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Serenity (2005)

PG-13 119 minutes

Directed by Joss Whedon
Written by Joss Whedon

Starring
 · Nathan Fillion
 · Gina Torres
 · Alan Tudyk
 · Morena Baccarin
 · Adam Baldwin


Review by Philter


Joss Whedon brings his short lived cult TV series Firefly to the big screen in a big way. Serenity came out of no where for me. I didn't catch the few episodes that aired on Fox. Fox made a game out of airing Firefly, airing episodes out of order and pretty much whenever they wanted, so it'scancellation, while tragic, didn't come as a surprise. Universal was classy enough to pick up the property rights and pretty much let Joss do what Joss does best. Paint the movie screen with beautiful visuals and a creative, original writing style. Backed by a full returning cast, plus my first glimpse of Chiwetle Ejiofor, and the minor part for David Kromholitz Serenity isn't just a movie for sci-fi fans, it's a movie for anyone who likes something new.

 

Smarts

 
 90%


The ensemble cast for Serenity has more chemistry than any cast I have ever seen. Our Captain, Malcom Reynolds, is played by Nathon Fillion. Fillion was Cheri's boyfriend on the short lived Two Guys and a Girl series, he also played Caleb in the final season of Buffy. It took Firefly/Serenity for people to see his true potential as a leading man. Now it's hard to see him as anything else. Similar to Robert Downey Jr, Fillion has a particular swagger that makes you like him even when he's not doing nice things. He nails the role of directionless, think on the fly leader. Second in command Zoe (Gina Torres) and husband/pilot Wash (Alan Tudyk) provide the show with a touch of sensitivity. At the end of a gun fighting, reaver evading day these two are believable as a couple that never let anything affect their love for one another. Inara (Morena Baccarin) provides the movie with romantic interest for the Captain. Inara and Mal share the same unspoken romance/chemistry that Han Solo and Leia had in A New Hope and the first half of Empire Strikes Back. Resident tough guy Jayne (Adam Baldwin - no relation to Alec) provides an element of conflict within the ship. Jayne's morals, or lack there of, become a source of question. Kaylee (Jewel Staite) fills the spot of mechanic and sweetheart of the show. Kaylee is the character that can bring the movie to light when it's in dark place. Simon Tamm (Seah Maher) is the ships doctor; a spot he accepted in exchange to keep his sister turned science experiment, River (Summer Glau), out of the hands of the alliance. Summer is the glue that holds the movie together. River is awkward, telepathic, and sometimes psychotic, but Summer still makes you feel sympathy for her through her facial expressions and flawless dialogue delivery. Of coarse all of the actors benifit from having genius material written for them.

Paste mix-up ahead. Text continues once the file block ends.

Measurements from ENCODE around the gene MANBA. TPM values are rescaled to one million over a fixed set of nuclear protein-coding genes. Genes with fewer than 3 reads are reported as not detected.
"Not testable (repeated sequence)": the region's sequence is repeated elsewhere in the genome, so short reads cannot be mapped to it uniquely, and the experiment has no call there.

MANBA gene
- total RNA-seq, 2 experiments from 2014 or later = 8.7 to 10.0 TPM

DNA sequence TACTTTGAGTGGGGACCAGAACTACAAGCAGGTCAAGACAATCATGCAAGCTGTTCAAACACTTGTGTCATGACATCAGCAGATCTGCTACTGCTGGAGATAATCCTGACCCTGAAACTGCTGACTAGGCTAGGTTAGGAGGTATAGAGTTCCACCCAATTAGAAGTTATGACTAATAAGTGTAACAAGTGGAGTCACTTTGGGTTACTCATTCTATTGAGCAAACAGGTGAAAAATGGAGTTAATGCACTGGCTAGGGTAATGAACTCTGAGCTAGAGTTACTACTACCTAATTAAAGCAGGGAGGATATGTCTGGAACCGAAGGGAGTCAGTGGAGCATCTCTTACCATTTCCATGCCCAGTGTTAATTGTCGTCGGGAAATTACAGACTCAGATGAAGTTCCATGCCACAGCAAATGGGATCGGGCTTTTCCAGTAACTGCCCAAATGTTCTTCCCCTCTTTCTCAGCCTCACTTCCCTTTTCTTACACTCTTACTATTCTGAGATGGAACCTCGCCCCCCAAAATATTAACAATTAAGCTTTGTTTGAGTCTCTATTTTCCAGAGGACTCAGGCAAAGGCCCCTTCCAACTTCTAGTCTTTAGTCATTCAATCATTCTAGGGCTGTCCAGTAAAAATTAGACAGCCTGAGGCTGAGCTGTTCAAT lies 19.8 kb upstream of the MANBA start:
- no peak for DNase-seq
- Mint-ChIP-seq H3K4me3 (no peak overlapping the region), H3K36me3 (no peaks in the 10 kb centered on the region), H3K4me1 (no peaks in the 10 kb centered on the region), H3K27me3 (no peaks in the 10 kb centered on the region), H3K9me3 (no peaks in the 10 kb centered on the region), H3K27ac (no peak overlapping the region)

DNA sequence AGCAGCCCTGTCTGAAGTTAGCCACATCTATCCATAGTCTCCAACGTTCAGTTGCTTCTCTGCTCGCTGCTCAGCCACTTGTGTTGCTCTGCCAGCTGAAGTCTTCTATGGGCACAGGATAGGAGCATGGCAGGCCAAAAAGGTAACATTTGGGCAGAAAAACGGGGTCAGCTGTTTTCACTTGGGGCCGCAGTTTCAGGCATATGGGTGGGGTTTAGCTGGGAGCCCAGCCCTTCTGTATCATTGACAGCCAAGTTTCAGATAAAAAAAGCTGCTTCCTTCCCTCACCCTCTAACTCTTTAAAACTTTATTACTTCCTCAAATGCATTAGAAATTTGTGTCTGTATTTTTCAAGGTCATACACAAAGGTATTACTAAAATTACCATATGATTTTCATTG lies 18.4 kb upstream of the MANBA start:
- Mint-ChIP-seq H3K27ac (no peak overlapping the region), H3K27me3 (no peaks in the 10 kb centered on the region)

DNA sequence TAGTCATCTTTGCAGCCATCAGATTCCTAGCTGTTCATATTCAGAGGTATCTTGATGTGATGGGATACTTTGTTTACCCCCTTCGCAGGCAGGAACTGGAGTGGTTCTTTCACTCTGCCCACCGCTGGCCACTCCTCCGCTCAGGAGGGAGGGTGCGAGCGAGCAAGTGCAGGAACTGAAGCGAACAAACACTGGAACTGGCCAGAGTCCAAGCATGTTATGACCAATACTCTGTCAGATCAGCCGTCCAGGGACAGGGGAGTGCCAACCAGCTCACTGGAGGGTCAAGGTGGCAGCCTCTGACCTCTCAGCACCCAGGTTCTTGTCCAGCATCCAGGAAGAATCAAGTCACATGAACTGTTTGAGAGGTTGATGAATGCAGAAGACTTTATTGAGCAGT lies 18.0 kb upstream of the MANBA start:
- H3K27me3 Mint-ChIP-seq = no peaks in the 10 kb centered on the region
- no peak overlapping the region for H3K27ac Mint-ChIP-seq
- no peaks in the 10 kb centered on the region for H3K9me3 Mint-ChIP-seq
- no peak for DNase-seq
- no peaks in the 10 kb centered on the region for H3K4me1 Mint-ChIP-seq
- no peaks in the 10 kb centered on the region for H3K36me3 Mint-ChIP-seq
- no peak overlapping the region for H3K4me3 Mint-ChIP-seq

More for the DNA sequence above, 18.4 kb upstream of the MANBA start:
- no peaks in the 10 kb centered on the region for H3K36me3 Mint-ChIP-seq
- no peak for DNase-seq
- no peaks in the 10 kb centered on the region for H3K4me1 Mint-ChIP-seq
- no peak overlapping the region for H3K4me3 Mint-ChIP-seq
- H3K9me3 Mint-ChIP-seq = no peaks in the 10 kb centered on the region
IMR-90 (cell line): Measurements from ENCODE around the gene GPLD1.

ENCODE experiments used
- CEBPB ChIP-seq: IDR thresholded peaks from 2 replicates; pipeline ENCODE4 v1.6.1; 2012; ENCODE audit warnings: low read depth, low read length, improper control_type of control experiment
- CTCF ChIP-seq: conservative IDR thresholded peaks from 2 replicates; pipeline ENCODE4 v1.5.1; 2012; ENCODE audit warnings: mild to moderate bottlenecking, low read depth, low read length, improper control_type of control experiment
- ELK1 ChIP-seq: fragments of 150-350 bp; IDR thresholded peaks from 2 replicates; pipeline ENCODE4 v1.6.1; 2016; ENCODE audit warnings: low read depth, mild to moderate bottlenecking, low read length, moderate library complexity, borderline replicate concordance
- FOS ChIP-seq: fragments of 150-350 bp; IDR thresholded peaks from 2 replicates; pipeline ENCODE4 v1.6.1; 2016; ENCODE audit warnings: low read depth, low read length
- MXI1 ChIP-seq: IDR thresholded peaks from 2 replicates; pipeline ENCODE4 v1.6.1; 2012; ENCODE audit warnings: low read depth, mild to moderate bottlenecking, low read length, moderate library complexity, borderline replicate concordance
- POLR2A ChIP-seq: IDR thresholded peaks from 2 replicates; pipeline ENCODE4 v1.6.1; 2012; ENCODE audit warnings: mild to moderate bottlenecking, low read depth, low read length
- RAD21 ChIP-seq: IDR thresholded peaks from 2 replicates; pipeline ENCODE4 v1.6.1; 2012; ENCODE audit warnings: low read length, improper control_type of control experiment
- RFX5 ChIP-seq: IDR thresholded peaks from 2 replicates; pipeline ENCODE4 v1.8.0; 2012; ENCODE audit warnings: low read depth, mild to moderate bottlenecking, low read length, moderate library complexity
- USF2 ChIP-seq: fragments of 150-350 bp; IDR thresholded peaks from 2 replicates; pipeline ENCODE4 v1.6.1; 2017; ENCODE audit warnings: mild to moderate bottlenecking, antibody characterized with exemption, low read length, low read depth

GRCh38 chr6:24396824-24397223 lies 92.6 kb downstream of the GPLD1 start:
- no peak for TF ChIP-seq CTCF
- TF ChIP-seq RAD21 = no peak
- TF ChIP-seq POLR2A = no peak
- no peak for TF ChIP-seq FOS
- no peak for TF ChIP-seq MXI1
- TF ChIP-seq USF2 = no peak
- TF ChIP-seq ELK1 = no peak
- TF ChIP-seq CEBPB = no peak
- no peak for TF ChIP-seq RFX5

Popcorn

 
 93%


If you are familiar with Joss Whedon it goes without saying that the film industry needs more talent like him. Some examples of his work include Buffy the Vampire Slayer TV series, Angel, and Toy Story. He crafts dialogue that just flows from scene to scene. Serenity has a weird, kind of proper, way about the dialogue but it is so beautiful and so intelligent that it becomes second nature to the ears. Through his words he crafts scenes that can take you through an assortment of emotions effortlessly. Unlike fellow, genius, dialogue writer Kevin Smith, Joss will film his dialogue in the middle of a huge action sequence. There is not a moment in Serenity where you feel bored because the camera hasn't moved for 10 minutes.

Joss shows us a future that is reasonably realistic. After Earth becomes overpopulated we search other worlds to colonize. While we do see some more technologically advanced worlds in the show, Serenity keeps more to the outer brim, behind the times planets. It's very reminiscent of A New Hope's Tattoine in that sense. There are obvious advancements from toady's technologies, yet the whole world wasn't glossy and polished. It's these touches of reality that really connect you to the story. Firefly/Serenity marks the first sci-fi movie I have seen to not have sound in space. This made a huge impression on me. Movies like Star Wars, Star Trek, Independence Day and countless other space movies always include over the top, loud sounds while in space. This is not possible because there is no atmosphere or oxygen to produce sound. I must give credit to David Newman in this movie for giving the space scenes a warmth with his score. He really captures everything that we cant hear through the music.

 

Final

Serenity isn't just a science fiction movie made for die hard fans of the short lived tv show. When I went into this movie I had no idea what Firefly was, and I didn't have to. The movie fills in any gaps that could have been caused by it's transition to the big screen. This movie not only stands firmly in the top sci-fi movies of all time, but stands firmly as a great film, with great performances, and great writing.


840 Words Published: 1 July 2009

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